Sex is as much private as it is public, I mean the effect of sexual relations is constantly moulded and re-moulded by society (gay, lesbian, prostitution, polygamy etc). That is why there is such a fuss on the need to control sexuality. In my opinion sexuality is one of the areas one can analyse to determine just how patriarchal a society is.
This brings me to the infamous story of Jacob Zuma, president of South Africa. I think he provides us with a perfect example of just how entrenched patriarchy is. The president recently made headlines by marrying his fifth wife. Obviously he believes in polygamy. At this point I will not engage in debates of polygamy in relation to the oppression of women, after all, there are women who have re-appropriated polygamy claiming that it ensures their independence while at the same time catering for their basic needs. However, this observation is a discussion for another day.
My concern is with the words uttered by the president. He is quoted as saying:
"I have done the necessary cultural imperatives in a situation of this nature, for example the formal acknowledgement of paternity and responsibility, including the payment of inhlawulo (damages) to the family. The matter is now between the two of us, and culturally, between the Zuma and Khoza families," Zuma said. (see http://www.polity.org.za/article/zuma-confirms-child-out-of-wedlock-2010-02-04)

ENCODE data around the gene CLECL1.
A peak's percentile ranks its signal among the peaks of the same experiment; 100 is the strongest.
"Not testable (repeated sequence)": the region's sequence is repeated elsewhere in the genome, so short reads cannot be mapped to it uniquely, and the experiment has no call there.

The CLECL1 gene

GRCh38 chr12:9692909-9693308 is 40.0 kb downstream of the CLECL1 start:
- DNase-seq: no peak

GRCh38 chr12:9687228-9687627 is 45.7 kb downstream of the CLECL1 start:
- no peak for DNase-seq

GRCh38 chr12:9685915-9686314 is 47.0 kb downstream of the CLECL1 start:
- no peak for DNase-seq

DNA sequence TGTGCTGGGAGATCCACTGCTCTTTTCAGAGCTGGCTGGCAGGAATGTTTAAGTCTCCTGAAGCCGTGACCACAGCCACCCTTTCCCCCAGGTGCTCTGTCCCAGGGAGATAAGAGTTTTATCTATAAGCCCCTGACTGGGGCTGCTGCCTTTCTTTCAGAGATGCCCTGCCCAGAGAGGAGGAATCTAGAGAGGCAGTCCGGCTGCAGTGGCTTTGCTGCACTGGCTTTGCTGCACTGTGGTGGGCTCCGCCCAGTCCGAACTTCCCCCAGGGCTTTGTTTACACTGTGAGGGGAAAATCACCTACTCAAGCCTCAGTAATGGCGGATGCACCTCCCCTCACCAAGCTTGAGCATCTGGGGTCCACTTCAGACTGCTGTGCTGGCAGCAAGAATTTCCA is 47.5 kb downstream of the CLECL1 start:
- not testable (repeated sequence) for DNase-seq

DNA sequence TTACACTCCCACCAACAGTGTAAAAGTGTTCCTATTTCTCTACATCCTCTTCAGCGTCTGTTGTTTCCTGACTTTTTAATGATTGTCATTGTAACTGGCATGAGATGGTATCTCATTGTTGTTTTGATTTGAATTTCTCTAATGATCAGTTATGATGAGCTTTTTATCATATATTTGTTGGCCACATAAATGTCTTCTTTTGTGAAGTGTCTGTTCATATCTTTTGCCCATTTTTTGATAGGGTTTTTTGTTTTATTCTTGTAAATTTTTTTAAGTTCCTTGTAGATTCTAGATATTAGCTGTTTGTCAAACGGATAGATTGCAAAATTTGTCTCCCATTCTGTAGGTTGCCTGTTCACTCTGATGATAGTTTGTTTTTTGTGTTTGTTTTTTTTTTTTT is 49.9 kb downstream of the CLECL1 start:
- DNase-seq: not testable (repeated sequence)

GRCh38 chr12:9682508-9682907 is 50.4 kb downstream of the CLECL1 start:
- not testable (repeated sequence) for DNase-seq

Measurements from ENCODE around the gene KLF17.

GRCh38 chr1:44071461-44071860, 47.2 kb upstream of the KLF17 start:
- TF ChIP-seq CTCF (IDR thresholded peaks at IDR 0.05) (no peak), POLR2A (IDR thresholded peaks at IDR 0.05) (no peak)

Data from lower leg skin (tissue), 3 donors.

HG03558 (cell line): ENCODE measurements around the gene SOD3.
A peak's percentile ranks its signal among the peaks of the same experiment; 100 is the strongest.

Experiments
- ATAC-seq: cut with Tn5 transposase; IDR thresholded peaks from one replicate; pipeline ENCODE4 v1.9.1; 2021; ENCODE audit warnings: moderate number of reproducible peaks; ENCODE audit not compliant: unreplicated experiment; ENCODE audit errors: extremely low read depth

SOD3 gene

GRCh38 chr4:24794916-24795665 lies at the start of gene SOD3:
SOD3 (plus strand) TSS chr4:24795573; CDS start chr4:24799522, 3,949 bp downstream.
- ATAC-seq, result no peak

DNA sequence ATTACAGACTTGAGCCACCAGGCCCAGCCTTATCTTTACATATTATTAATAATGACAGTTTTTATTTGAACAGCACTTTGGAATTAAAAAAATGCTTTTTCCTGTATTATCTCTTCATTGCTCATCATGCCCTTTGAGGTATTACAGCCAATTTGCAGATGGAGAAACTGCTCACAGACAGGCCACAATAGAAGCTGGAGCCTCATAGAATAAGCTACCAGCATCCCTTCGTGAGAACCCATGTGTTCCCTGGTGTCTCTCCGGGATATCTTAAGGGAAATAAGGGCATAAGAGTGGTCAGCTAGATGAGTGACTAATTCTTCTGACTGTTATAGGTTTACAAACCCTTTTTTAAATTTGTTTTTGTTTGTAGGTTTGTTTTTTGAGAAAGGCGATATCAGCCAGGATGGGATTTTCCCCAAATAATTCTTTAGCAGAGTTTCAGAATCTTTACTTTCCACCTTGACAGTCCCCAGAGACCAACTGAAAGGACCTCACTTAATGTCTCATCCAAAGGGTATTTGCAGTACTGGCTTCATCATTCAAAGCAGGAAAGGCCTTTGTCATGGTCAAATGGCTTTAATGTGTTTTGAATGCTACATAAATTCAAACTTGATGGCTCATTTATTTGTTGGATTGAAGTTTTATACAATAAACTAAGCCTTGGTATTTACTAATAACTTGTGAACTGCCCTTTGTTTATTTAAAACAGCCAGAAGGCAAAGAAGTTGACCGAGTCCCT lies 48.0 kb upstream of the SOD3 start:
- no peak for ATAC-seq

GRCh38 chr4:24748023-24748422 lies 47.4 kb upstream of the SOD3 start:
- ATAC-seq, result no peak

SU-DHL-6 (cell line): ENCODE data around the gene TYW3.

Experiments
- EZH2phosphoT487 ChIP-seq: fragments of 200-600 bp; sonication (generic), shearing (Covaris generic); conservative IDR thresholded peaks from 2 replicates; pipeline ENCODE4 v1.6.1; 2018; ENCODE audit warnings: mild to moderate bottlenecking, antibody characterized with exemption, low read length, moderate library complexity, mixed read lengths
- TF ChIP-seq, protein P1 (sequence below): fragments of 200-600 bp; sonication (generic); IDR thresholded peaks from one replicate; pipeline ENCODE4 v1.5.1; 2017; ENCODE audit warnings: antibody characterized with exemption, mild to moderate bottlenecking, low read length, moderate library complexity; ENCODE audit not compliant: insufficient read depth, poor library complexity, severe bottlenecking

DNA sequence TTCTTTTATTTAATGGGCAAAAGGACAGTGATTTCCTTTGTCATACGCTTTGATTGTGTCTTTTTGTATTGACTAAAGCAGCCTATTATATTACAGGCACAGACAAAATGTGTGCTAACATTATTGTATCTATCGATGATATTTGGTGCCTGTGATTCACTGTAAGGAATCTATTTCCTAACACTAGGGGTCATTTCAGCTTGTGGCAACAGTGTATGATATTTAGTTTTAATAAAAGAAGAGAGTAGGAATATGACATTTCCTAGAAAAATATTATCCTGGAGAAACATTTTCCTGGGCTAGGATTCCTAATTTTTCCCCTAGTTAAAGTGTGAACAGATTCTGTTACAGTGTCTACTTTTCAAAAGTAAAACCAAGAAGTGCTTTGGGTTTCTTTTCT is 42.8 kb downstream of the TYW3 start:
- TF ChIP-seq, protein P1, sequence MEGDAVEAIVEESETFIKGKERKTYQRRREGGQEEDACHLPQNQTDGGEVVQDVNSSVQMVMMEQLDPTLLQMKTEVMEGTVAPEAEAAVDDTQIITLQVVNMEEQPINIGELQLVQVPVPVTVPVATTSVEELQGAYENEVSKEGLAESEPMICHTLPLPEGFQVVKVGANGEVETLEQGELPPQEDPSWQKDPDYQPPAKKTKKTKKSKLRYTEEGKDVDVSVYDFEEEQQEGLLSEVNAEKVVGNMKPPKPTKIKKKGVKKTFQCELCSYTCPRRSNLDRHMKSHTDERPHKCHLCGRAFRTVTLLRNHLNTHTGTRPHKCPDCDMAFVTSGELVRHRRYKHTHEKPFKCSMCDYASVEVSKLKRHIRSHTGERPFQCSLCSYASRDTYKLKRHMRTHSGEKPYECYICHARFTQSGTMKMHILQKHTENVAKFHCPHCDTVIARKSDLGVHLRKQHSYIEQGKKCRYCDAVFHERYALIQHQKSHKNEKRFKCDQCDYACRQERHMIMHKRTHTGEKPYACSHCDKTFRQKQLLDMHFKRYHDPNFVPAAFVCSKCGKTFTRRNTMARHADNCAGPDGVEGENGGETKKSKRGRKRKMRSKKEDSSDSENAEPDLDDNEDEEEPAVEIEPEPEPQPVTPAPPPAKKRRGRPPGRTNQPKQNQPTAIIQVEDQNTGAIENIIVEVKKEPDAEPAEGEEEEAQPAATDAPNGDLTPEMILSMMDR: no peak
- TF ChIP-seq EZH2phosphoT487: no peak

I was “innocently” reading this article when my African feminist senses were triggered with the following words “payment of inhlawulo (damages) to the family”. And i paused as the following question poppoed up: Who has been damaged? And how does this statement not subjugate the woman?
If one is to argue that the family has been “damaged” this then implies that the woman’s sexuality is owned by the family, and this denies the woman agency.
If one is to argue that it is the woman who has been damaged, she is still denied agency, because this takes away the woman’s right to exercise her choice to have sexual relations with whomever she desires (issues of morality aside). Who says she is damaged? Or are we again speaking for the woman?
I agree with critics that the message sent by the president especially with such high cases of HIV/AIDS in South Africa, can be unsettling. However, I am worried that once again her-story is being tainted, or lost in narration. I am aware that the spotlight is on Zuma and not the woman, Sonono Khoza. Nevertheless, his response to the situation subjugates the Sonono Khoza and strips her off agency. This is evidence of just how patriarchal our African cultures are, and sadly even our leaders’ still hang on to them in the name of preserving culture.